The lesson in Luke 10:38-42 is not that reading the bible or praying is superior to cooking a meal or cleaning house. The lesson is that as followers of Jesus we are not only invited to partake of God’s radical hospitality but we are called to practice it by seeking justice for those in the margins, challenging discrimination wherever we see it and transforming our relationships and institutions so that they reflect the love of Christ.

What’s Your Relationship Status With Jesus and Religion?

First let me say that I thought some people were too harsh in their criticism of Jeff Bethke’s viral video “Why I Hate Religion, But Love Jesus”.  At the same time, I don’t have a problem with people stating and discussing what they don’t like or disagree with in the video/poem. (I think artists should expect the public to analyze and critique their work)

To be honest I didn’t like the video from the beginning.  In fact, the first time I saw it I only watched for about a minute before I shut it down.  My first impression was that it had been done before and better (I still think that to be the case although I can’t point to an example) but as more and more people began to criticize it I listened to it again (all the way through this time) and realized that I also had a problem with some of the theological statements Bethke was making.  My biggest complaint was that he was promoting the penal substitution atonement theory.  I believe that theory to be wrong and very damaging.  However, that doesn’t mean that I want to spend a lot of time or energy dumping on Bethke – that would be a waste of time and not something that would line up with my idea of what it means to be a Christ follower. But, I am interested in some of the conversations that are coming out of this. For instance this post, Jesus and Religion’s Relationship Status: It’s Complicated, from my friend Michael William Morrell has some excellent “stuff” for us to ponder and discuss. What about you? What’s your relationship status with Jesus and religion?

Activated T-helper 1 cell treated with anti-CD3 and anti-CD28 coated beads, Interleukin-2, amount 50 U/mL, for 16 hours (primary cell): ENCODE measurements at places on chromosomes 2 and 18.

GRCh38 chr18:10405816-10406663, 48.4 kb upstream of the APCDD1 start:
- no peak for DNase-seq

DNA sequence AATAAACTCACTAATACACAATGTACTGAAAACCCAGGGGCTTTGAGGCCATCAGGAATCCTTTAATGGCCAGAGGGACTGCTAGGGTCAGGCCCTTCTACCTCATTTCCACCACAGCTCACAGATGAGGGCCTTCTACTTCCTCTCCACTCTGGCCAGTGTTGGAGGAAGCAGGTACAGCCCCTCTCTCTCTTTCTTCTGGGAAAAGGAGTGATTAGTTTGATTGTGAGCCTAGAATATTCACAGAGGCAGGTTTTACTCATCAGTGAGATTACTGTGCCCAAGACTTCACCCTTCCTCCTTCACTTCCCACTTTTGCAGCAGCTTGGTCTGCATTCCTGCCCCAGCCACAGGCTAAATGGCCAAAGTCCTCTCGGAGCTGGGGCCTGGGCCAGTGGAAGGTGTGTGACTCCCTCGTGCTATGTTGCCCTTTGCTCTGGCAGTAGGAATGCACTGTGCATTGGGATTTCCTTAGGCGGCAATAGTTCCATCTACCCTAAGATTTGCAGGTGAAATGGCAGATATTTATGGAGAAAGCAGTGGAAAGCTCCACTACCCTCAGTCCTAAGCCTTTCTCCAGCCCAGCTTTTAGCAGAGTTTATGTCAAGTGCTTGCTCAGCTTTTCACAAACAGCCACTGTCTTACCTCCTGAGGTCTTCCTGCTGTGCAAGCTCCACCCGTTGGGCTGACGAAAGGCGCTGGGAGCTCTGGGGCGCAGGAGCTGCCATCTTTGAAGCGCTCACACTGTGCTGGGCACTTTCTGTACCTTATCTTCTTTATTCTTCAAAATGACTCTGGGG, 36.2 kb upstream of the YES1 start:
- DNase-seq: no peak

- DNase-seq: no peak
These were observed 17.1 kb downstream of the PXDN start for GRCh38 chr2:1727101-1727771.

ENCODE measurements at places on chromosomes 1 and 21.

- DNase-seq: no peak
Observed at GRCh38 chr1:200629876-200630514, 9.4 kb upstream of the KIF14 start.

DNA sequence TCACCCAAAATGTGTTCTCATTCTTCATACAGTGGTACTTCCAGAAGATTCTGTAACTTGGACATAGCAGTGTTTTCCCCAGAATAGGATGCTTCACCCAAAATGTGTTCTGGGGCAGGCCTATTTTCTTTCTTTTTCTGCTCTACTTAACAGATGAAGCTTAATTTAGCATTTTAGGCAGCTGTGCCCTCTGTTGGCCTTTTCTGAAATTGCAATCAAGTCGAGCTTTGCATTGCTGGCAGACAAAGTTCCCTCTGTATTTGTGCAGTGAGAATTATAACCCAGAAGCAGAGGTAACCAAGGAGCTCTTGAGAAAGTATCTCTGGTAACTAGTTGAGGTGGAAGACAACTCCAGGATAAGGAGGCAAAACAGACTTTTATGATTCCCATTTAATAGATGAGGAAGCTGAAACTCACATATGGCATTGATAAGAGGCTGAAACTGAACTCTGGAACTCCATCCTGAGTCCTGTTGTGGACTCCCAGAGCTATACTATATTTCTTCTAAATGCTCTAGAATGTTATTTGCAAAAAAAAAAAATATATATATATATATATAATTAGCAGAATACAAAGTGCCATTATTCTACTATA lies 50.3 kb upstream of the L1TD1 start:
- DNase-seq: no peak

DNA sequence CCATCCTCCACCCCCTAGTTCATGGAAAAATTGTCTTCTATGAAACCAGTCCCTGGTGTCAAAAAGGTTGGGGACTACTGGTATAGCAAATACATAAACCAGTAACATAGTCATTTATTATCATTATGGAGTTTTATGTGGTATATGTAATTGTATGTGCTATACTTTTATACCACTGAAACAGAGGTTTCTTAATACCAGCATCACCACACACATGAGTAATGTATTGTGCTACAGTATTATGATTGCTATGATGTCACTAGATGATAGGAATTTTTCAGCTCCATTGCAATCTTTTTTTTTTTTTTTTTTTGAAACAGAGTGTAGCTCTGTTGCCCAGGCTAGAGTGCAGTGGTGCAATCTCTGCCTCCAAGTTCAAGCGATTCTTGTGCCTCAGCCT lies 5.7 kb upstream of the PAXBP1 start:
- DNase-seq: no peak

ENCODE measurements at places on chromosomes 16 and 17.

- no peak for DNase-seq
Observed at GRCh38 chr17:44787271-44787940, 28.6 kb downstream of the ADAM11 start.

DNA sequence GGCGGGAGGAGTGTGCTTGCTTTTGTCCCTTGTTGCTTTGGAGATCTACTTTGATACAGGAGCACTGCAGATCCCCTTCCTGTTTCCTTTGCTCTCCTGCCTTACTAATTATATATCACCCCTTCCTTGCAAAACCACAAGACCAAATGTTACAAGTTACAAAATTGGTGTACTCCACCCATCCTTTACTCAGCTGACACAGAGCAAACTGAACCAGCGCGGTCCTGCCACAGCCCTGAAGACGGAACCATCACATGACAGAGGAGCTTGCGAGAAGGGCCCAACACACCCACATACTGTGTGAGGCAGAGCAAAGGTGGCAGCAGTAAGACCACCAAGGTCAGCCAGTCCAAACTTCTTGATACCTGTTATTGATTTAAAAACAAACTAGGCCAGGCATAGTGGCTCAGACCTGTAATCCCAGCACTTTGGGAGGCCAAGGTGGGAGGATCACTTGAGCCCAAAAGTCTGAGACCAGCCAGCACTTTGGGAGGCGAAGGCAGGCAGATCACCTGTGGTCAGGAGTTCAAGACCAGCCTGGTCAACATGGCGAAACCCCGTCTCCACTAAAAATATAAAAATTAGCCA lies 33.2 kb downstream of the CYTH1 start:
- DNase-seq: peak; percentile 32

A Beautiful Mess

This post is part of the October Synchroblog “Down We Go”.  This month’s theme explores the idea of Jesus calling us to go down into the low and messy places of life–intersecting with the lepers, the lonely, the outcasts, the marginalized – to live a life of humility, love, and interdependence.

There is a lot of talk these days about Christians getting their hands dirty – about how followers of Christ need to be willing to get down into the mess of life.  This kind of talk scares off some people as they begin to try and imagine what that means and what it would require.

Surprisingly, it doesn’t require that people take the drastic measures they usually imagine.

If you want to join in the mess of life just become a part of a community.

Yes, you heard me right.

I know a lot of people think that being involved in a community is one of the easier things that a follower of Christ has to do.

But the reality is that community is hard – community is messy.

Community is messy because people are messy.